Emotional intelligence describes the ability to correctly recognize, interpret and influence one's own feelings as well as those of others.
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Definition / explanation
The term was defined by John D. Mayer and Peter Salovey in 1990. In contrast to the IQ, which measures classic cognitive abilities, emotional intelligence is about correctly recognizing, interpreting and influencing one's own and other people's feelings.
Levels of emotional intelligence
Recognize emotions - First of all, one's own emotions have to be recognized and accepted in order to subsequently understand one's own behavior.
Affect emotions - Another level is influencing one's own feelings. The better one can handle emotions such as fear, anger or disappointment, the better setbacks and stressful situations can be overcome.
Implementing emotions in a controlled manner - Controlled handling of one's own feelings is also necessary in order to achieve long-term goals.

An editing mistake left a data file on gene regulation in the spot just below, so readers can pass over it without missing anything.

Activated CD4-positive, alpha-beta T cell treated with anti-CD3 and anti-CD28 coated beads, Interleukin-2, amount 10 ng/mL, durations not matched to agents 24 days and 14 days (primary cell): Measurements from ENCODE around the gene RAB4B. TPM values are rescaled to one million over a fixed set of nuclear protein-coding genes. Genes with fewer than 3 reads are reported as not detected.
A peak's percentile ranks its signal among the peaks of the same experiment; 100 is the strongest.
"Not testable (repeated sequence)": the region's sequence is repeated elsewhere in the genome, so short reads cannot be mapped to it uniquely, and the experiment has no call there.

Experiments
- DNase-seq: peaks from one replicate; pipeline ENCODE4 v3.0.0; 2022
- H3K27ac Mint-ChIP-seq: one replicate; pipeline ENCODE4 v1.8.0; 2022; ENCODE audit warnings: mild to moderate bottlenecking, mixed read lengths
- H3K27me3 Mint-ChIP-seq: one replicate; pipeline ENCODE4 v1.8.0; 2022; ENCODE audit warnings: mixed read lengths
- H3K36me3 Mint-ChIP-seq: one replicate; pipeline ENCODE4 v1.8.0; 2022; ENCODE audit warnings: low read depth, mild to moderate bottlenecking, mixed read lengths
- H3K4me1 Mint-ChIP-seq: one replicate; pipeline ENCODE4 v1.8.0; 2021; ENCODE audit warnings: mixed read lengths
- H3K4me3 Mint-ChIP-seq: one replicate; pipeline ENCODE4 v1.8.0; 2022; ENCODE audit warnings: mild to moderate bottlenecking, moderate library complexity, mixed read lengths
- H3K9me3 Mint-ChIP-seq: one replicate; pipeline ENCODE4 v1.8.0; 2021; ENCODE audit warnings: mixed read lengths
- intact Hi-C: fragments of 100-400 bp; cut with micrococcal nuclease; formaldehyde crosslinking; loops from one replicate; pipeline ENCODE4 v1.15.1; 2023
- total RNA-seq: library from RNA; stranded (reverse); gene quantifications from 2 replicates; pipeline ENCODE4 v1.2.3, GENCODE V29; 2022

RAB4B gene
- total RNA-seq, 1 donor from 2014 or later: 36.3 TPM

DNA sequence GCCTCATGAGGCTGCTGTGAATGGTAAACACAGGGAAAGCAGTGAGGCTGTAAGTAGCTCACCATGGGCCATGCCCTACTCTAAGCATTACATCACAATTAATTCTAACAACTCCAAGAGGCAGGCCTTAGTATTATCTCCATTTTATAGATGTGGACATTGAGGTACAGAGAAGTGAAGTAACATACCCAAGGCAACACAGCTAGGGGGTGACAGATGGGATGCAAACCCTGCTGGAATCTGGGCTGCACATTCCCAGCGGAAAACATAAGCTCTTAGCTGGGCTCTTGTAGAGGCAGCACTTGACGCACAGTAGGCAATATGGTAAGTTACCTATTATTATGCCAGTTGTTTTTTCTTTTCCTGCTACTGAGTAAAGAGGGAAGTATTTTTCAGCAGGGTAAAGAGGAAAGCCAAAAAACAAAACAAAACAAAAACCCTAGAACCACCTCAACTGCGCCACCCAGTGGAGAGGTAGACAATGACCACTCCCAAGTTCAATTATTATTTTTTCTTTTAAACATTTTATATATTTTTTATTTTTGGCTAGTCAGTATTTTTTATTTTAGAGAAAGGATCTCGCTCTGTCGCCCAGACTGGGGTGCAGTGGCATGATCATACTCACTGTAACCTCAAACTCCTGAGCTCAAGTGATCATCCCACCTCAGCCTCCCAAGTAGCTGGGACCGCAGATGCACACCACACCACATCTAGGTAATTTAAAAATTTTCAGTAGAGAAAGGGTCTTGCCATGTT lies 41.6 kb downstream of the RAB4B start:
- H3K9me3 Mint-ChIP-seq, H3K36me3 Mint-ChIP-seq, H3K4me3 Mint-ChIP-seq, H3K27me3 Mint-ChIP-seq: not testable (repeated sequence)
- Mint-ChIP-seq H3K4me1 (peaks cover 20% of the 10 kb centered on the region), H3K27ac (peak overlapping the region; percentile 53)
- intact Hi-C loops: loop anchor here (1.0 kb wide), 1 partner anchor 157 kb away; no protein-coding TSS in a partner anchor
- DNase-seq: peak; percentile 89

empathy - Another important component of emotional intelligence is empathy. It is understood as the ability to recognize and understand the feelings and behavior of others. Empathy is the basis of every interpersonal relationship, whether private or at work.
Recognize emotional intelligence
People with a high level of emotional intelligence are not only able to assess other people's and their own feelings well, they also have the ability to influence them. You are flexible, self-confident and resilient.
In order to make emotional intelligence measurable, Salovey and Meyer have divided it into four basic areas:
- Perception of emotions in posture, voice, facial expressions and gestures
- Knowing about emotions
- Analysis of emotions
- Ability to influence emotions
The so-called Mayer-Salovey-Caruso Emotional Intelligence Test (MSCEIT) measures the four described areas with two sub-tests each.
In various tasks, among other things, emotions in faces and landscapes are identified and knowledge about possible changes in emotions is tested.
Although there is also criticism of both the elusive construct of emotional intelligence and the test procedures, it has nonetheless been found that the test quality criteria of the MSCEIT are comparable to conventional intelligence tests.
They measure the EI with the same quality as the intelligence tests measure the IQ.